Director, Office of Undergraduate Instruction: Martha Haviland
Chair, Department of Cell Biology and Neuroscience: Megerditch Kiledjian
Chair, Department of Genetics: Linda Brzustowicz
Chair, Department of Kinesiology and Health: Labros Sidossis
Chair, Department of Molecular Biology and Biochemistry: Vincenzo Pirrotta
The following majors are available in the Division of Life Sciences:
Biological Sciences 119 Cell Biology and Neuroscience 146 Exercise Science 377 Genetics 447 Molecular Biology and Biochemistry 694 Sport Management 377
Students interested in the life sciences also may consider related tracks within major programs offered by the Department of Chemistry and Chemical Biology (chemical biology option) and the Department of Psychology (specialization in behavioral neuroscience).
The Division of Life Sciences coordinates, fosters, and integrates the instructional and research activities of a broad range of faculty with interests in the biological sciences. The principal units of the division include four departments: Cell Biology and Neuroscience, Genetics, Kinesiology and Health, and Molecular Biology and Biochemistry, as well as two sections, the biological chemistry section of the Department of Chemistry and Chemical Biology, and the biopsychology and behavioral neuroscience section of the Department of Psychology. The division's primary goal is to provide a high caliber of interdisciplinary teaching and research in the life sciences as it trains the next generation of teachers, researchers, and future health professionals.
Instruction in the life sciences has undergone enormous changes over the past 15 to 20 years. These changes reflect the intellectual revolution of the last two decades, as well as technical advances that have expanded greatly the tools available to life scientists. Today, students majoring in the life sciences at Rutgers University-New Brunswick experience an exciting atmosphere of learning that exposes them to the concepts and methods of these intellectual and technological advances. The students have open to them a plethora of learning avenues, ranging from thought-provoking lecture presentations to original and cutting-edge research opportunities in state-of-the-art laboratories. A first-class faculty and modern laboratory equipment reflect the division's commitment to provide its students with the best learning environment.
The division offers a wide spectrum of majors for students interested in the life sciences. These options range from a division-based major in biological sciences, designed to provide a general life sciences education, to department-based majors in cell biology and neuroscience, exercise science, genetics, molecular biology and biochemistry, and sport management aimed at providing specialized training, with a strong emphasis on research. Graduates of the division will be highly competitive for a range of postbaccalaureate opportunities, including graduate education and research, health-professions training, and biomedical and biotechnological research positions, as well as teaching careers in the sciences.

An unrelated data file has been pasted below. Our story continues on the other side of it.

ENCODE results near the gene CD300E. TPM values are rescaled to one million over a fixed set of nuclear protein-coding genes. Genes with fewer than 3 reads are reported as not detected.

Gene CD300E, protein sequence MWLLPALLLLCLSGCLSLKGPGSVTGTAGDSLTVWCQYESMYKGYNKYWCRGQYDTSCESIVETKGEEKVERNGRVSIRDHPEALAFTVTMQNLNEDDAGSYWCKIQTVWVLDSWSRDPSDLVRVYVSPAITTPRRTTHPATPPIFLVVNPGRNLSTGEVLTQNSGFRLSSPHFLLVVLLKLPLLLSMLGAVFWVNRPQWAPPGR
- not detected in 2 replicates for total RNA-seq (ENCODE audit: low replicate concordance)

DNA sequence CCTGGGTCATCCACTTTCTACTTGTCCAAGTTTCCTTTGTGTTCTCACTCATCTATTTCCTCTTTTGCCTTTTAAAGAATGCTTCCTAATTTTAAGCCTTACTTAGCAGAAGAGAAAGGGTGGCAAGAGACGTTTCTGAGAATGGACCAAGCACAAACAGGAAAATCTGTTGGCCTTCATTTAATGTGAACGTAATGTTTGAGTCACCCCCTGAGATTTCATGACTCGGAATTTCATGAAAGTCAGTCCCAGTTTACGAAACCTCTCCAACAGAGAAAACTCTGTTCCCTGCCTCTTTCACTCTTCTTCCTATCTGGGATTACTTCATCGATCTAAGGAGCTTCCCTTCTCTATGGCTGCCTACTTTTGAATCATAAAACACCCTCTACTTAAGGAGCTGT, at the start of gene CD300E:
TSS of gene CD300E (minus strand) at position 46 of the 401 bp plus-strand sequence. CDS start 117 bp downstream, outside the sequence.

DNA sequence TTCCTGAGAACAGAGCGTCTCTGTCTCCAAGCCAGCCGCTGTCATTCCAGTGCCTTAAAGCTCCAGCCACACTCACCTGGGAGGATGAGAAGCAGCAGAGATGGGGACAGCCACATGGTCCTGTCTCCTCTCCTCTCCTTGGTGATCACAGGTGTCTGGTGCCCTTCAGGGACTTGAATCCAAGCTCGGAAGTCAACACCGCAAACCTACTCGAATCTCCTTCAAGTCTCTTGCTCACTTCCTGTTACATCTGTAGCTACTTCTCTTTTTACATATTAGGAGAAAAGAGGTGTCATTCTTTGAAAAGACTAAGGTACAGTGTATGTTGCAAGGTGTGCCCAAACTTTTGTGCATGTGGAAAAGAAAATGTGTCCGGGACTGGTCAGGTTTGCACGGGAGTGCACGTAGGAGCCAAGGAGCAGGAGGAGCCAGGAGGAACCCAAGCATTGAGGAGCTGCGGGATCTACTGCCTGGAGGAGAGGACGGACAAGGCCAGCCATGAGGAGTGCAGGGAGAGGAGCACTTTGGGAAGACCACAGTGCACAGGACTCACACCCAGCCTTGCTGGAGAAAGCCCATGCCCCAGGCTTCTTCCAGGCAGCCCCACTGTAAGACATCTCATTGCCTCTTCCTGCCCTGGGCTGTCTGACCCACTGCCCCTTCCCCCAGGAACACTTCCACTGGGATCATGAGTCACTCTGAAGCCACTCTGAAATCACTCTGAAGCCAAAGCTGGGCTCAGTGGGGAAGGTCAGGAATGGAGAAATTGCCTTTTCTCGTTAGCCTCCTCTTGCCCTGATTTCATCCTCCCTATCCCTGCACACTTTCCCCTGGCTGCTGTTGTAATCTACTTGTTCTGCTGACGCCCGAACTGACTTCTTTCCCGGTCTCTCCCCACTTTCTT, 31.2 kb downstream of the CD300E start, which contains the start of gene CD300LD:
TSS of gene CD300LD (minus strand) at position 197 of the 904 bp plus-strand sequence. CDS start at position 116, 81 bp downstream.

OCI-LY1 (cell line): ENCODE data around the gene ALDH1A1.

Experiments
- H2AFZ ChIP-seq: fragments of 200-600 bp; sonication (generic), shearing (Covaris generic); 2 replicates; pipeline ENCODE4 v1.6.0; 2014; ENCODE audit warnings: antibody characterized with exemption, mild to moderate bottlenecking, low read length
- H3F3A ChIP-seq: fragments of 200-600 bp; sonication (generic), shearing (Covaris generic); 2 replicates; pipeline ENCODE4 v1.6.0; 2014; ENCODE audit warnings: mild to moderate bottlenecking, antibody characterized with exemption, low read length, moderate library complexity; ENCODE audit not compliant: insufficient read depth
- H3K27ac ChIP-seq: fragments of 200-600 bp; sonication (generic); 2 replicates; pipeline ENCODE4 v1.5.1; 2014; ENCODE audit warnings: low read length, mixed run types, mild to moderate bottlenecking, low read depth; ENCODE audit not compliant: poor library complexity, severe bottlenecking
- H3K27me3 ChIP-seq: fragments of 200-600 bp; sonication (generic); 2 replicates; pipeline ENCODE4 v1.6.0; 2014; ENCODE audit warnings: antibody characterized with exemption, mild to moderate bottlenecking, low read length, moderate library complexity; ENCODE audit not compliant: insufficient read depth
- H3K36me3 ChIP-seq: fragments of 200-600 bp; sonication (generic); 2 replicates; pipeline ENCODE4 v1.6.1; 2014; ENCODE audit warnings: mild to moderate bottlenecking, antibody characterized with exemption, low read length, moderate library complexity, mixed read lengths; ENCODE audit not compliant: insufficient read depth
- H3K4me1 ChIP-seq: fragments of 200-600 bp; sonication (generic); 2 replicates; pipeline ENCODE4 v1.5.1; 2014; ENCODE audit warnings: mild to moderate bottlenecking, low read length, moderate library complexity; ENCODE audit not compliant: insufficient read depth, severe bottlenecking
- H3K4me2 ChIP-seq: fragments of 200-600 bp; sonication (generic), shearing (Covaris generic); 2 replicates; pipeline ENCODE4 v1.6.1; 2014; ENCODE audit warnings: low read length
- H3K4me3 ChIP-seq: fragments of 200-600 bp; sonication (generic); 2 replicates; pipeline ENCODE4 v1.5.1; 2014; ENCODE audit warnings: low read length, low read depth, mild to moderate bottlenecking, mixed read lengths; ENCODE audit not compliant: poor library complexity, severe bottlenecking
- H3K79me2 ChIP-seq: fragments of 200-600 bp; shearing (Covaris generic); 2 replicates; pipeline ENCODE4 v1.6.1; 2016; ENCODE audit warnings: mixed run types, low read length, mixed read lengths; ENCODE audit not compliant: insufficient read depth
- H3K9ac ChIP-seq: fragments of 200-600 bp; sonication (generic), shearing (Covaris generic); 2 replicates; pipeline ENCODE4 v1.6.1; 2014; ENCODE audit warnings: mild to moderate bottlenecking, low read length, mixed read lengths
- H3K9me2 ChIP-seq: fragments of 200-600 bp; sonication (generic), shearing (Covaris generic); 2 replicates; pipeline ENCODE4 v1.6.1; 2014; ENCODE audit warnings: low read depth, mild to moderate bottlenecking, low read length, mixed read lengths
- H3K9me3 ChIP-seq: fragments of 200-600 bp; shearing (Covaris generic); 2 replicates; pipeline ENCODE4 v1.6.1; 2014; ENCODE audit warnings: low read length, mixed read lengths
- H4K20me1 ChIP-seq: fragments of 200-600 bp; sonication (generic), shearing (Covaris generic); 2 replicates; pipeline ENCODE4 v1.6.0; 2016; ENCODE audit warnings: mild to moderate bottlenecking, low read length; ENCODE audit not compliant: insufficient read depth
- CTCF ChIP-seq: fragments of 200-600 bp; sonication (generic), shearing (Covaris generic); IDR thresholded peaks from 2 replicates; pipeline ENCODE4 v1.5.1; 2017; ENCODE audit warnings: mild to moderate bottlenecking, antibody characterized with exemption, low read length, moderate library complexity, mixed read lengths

The first two years of the student's tenure at Rutgers is expected to revolve around the life sciences core curriculum, a series of basic offerings designed to provide the general background required for pursuing upper-division courses in any of the individual majors. Regardless of the major chosen, students are encouraged to participate in independent study within a research laboratory in order to take advantage of the rich expertise of the many life sciences faculty in New Brunswick and Piscataway. The exercise science and the sport management majors require an internship experience. The division also has a highly developed advising system, with dedicated and knowledgeable faculty advisers available to work with individual students in their selection of courses, completion of major requirements, and preparation for future careers.
Students may not major in more than one of the following majors in the Division of Life Sciences: Biological Sciences (119), Cell Biology and Neuroscience (146), Exercise Science (377), Genetics (447), Molecular Biology and Biochemistry (694), or Sport Management (377). Furthermore, students majoring in one of these four majors may not minor in Biological Sciences (119).
Life science majors or minors may not be combined as double majors or as major/minors
with Biomathematics (122), Biochemistry (115), or Microbiology (680).
No more than 16 credits from among
the life science courses required for completion of any Division of Life Sciences major may be
fulfilled by credits transferred from any school outside of Rutgers-New Brunswick.
For additional information and announcements about the Division of Life Sciences, please visit the division's website.